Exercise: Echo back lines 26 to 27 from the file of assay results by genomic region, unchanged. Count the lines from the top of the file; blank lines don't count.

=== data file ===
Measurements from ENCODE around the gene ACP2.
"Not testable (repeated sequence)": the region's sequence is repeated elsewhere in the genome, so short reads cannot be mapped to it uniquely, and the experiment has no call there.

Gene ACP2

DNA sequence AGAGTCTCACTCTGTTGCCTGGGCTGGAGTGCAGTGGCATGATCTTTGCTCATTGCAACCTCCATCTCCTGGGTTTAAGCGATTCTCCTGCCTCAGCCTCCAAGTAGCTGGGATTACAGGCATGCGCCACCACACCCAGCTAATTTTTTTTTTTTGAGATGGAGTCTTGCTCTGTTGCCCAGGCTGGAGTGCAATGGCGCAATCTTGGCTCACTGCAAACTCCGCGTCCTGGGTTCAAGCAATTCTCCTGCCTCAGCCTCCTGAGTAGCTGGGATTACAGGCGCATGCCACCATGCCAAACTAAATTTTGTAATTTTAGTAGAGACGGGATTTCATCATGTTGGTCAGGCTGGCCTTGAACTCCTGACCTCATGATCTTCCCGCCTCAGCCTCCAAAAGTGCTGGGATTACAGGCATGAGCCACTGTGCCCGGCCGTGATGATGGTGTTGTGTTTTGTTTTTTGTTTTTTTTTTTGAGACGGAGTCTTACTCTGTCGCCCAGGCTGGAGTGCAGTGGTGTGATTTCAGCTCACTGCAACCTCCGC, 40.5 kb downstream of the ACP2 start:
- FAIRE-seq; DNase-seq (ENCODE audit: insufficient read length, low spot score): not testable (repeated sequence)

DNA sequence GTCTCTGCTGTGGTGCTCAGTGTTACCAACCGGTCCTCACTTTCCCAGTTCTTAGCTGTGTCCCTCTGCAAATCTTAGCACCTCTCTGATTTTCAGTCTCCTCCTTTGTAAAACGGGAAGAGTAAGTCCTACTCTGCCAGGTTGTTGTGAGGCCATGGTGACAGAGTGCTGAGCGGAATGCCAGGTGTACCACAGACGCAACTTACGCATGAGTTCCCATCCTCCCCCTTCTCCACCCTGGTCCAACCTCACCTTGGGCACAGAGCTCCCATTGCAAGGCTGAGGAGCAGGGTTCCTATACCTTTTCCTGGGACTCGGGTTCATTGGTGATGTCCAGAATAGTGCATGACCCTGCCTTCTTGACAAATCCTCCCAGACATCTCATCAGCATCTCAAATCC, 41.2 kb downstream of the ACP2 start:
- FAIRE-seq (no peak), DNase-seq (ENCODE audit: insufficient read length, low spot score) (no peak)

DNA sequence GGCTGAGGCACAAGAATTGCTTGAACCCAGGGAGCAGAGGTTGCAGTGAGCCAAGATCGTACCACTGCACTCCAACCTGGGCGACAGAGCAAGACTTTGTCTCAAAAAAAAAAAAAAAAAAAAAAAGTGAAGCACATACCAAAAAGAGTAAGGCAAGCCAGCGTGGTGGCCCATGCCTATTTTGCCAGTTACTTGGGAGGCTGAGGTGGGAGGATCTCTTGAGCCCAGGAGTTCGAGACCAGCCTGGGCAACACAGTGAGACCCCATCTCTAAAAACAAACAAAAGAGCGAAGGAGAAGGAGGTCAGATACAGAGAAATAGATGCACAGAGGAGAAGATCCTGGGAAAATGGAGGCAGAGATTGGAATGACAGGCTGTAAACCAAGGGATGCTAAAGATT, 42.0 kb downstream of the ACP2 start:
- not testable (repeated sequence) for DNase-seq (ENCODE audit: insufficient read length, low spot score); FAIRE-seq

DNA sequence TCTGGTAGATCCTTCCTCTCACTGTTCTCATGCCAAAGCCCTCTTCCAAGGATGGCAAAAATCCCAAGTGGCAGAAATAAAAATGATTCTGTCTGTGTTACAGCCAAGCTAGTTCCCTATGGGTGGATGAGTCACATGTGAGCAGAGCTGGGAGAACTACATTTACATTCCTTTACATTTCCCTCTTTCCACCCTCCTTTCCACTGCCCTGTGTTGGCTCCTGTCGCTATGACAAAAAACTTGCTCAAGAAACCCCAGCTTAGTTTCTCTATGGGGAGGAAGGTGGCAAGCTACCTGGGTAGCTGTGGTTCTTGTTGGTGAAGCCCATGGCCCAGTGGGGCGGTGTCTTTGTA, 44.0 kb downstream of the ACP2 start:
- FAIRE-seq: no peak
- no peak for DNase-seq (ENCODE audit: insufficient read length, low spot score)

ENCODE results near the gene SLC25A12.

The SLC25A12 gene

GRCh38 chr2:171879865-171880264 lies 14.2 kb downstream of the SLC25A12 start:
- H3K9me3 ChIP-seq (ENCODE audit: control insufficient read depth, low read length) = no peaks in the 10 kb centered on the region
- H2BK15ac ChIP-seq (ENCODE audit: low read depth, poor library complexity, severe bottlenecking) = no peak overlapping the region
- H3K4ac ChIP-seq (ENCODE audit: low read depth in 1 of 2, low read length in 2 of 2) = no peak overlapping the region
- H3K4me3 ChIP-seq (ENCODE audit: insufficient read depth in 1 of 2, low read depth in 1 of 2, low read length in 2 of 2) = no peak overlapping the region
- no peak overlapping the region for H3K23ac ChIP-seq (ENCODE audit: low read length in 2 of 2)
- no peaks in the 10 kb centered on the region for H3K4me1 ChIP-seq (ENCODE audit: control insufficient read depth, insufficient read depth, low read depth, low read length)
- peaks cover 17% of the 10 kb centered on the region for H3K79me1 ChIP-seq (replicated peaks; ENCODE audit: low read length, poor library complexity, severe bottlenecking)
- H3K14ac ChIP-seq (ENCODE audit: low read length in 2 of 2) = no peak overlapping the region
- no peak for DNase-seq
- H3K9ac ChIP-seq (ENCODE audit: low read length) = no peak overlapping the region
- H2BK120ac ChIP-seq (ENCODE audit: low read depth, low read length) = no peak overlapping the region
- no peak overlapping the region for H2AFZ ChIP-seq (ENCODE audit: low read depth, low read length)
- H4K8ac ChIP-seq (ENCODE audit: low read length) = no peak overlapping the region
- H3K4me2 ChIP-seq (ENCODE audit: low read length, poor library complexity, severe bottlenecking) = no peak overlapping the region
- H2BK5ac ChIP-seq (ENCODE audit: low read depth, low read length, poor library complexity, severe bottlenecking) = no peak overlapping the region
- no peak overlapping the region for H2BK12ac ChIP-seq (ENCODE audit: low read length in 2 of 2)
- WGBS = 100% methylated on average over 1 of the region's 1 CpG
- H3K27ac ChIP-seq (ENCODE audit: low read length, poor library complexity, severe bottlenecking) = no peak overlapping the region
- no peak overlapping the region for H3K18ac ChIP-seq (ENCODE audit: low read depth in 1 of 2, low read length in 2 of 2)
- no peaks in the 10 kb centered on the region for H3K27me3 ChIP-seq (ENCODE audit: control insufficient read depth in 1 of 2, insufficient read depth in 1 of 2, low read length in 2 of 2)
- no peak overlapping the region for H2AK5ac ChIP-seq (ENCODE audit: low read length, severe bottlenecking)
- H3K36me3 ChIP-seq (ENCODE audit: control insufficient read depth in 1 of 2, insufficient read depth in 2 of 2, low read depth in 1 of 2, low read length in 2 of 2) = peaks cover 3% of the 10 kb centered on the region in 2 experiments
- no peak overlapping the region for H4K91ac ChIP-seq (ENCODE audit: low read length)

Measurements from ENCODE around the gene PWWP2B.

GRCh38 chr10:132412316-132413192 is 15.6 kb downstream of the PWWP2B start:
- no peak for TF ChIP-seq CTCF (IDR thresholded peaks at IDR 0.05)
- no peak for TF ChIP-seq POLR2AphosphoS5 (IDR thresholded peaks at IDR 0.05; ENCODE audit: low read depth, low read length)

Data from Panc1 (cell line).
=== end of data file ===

- H2BK120ac ChIP-seq (ENCODE audit: low read depth, low read length) = no peak overlapping the region
- no peak overlapping the region for H2AFZ ChIP-seq (ENCODE audit: low read depth, low read length)